‘Beware Of Mr. Baker’ Documentary
An innate sense of timing, along with the ability to operate each of his four limbs independently, beating out intricate, frenzied polyrhythms, turned legendary drummer Ginger Baker into one of the seminal percussionists of 20th-century popular music.
But the scarlet-maned jazzman has never been, to understate the matter, an easy person to get along with, a point that writer/director Jay Bulger’s wildly entertaining “Beware of Mr. Baker” returns to again and again, as the film follows him through four marriages, at least a half-dozen bands, roughly one million cigarettes and countless burned bridges.
And if leaving a trail of smoldering wreckage in his wake doesn’t have you wondering why anyone would continue to stick around for more of his antics, Baker’s slamming of the abilities of Led Zeppelin’s Jon Bonham and The Who’s Keith Moon behind the kit just might be what sends you over the edge.
Nevertheless, it’s kind of a shame I’m just now discovering this portrait of a revered yet self-destructive artist, whose less-than-admirable personality still wasn’t enough to deter voters from awarding the film the grand jury prize for a documentary at last year’s South by Southwest festival in Austin.
The opening scene pretty much sets the tone, which shows Bulger getting smashed in the face by his cantankerous subject, who becomes enraged after learning his contemporaries will have the opportunity to comment about him on camera.
Fortunately, Baker can, at times, be civil.
In addition to hearing from his former Cream bandmates, Eric Clapton and Jack Bruce, a notable squad of veterans — from the Stones’ Charlie Watts and the Police’s Stewart Copeland to Rush’s Neil Peart and the Grateful Dead’s Mickey Hart — speak to Baker’s genius and provide insight into his impact on the drumming world.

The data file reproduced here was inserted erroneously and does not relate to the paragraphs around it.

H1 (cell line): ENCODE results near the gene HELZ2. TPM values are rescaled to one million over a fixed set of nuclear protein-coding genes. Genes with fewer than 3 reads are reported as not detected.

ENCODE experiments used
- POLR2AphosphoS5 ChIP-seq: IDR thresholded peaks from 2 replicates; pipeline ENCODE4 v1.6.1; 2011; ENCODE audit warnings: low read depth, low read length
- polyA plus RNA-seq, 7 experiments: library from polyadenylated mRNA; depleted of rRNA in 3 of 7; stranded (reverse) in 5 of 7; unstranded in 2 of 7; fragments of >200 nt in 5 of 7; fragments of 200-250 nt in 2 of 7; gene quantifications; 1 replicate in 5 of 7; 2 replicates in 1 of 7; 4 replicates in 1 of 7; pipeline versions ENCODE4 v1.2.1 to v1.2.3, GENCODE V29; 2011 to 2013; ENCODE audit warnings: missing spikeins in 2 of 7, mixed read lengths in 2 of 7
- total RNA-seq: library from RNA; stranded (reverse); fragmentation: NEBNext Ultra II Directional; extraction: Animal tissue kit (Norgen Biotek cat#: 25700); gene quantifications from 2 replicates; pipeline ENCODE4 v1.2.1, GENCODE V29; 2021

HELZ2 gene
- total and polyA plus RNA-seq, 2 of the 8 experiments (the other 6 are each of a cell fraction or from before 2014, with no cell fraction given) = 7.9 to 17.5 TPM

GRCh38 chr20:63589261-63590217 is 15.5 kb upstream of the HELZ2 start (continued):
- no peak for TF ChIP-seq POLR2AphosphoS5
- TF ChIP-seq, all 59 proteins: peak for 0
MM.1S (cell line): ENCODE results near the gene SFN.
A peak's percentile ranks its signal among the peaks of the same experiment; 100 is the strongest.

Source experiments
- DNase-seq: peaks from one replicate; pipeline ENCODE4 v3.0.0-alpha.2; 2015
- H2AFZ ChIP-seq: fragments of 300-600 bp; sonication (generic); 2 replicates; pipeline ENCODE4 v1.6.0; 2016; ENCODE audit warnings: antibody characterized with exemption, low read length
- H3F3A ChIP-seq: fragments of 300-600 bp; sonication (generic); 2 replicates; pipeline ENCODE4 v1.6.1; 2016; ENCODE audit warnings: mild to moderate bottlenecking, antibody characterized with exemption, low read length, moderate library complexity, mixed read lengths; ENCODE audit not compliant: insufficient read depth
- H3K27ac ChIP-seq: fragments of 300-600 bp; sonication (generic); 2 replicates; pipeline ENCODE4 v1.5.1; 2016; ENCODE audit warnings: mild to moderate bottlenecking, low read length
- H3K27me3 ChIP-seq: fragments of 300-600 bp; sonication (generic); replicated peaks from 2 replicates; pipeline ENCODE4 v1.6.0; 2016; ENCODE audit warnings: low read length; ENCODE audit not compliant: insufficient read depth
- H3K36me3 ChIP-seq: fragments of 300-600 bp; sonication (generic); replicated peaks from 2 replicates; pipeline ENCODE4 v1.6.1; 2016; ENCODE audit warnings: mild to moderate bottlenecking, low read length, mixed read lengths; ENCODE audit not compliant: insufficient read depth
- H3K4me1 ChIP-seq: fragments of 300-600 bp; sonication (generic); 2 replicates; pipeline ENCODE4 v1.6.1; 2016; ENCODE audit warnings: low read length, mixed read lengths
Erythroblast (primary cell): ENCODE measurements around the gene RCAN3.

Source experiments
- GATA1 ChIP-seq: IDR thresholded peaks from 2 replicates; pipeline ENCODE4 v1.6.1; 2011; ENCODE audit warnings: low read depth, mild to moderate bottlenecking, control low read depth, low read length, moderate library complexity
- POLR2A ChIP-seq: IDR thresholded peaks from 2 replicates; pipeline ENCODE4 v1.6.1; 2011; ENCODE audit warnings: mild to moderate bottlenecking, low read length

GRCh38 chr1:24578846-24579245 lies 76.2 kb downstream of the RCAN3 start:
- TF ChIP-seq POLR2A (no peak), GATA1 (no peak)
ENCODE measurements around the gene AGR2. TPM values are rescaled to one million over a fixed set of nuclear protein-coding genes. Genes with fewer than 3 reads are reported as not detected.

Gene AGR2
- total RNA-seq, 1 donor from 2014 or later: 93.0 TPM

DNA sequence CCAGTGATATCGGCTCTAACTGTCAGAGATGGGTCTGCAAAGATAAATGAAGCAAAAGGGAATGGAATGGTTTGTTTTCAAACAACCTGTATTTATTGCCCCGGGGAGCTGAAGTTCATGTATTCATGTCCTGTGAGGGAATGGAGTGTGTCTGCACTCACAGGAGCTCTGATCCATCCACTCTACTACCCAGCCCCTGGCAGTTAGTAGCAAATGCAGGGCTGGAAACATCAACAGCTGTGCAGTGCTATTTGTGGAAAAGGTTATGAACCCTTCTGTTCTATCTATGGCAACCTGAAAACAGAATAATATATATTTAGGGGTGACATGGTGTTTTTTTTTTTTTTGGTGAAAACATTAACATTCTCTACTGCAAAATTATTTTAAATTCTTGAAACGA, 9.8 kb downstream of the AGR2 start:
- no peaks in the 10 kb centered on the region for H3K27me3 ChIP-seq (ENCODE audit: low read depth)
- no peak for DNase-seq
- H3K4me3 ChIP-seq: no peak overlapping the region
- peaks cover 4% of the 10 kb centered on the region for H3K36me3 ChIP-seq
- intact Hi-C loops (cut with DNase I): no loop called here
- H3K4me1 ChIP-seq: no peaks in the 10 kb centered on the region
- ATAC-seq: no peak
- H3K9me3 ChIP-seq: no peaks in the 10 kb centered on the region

The facts of his life describe a familiar tale of modest beginnings, early triumph, extreme excess and at least partial recovery.
After a wartime childhood in Britain during which his father was killed in action, Baker survived a rebellious adolescence, nearly two decades of heroin addiction and the standard diet of touring, feuding and sexual abandon that used to be synonymous with rock ’n’ roll.
Now in his 70s, he has aged but not necessarily mellowed, living in pastoral semi-seclusion in South Africa with his family, dozens of dogs and an outrageously expensive brood of polo ponies.
He plays the drums less regularly these days, due to degenerative arthritis. But over a long career, Baker has earned a place in rock’s pantheon, although he is rightfully celebrated for his work in jazz and world music as well.
Having previously written an exhaustive profile on Baker for Rolling Stone magazine in 2009, Bulger takes advantage of the cinematic medium to give us an honest look at the man behind the rhythmic virtuosity.
“You can’t put music in boxes,” Baker says, “especially my music.”
To his credit, Bulger doesn’t try. Nor does he try to put Baker himself in a box, allowing the beleaguered drummer to reminisce and grouse freely.
Plenty of musical sound bites are intercut with Baker’s musings as well as an artsy display of animated sequences, while a trove of archival footage is enough to convince most viewers that he deserves his accolades.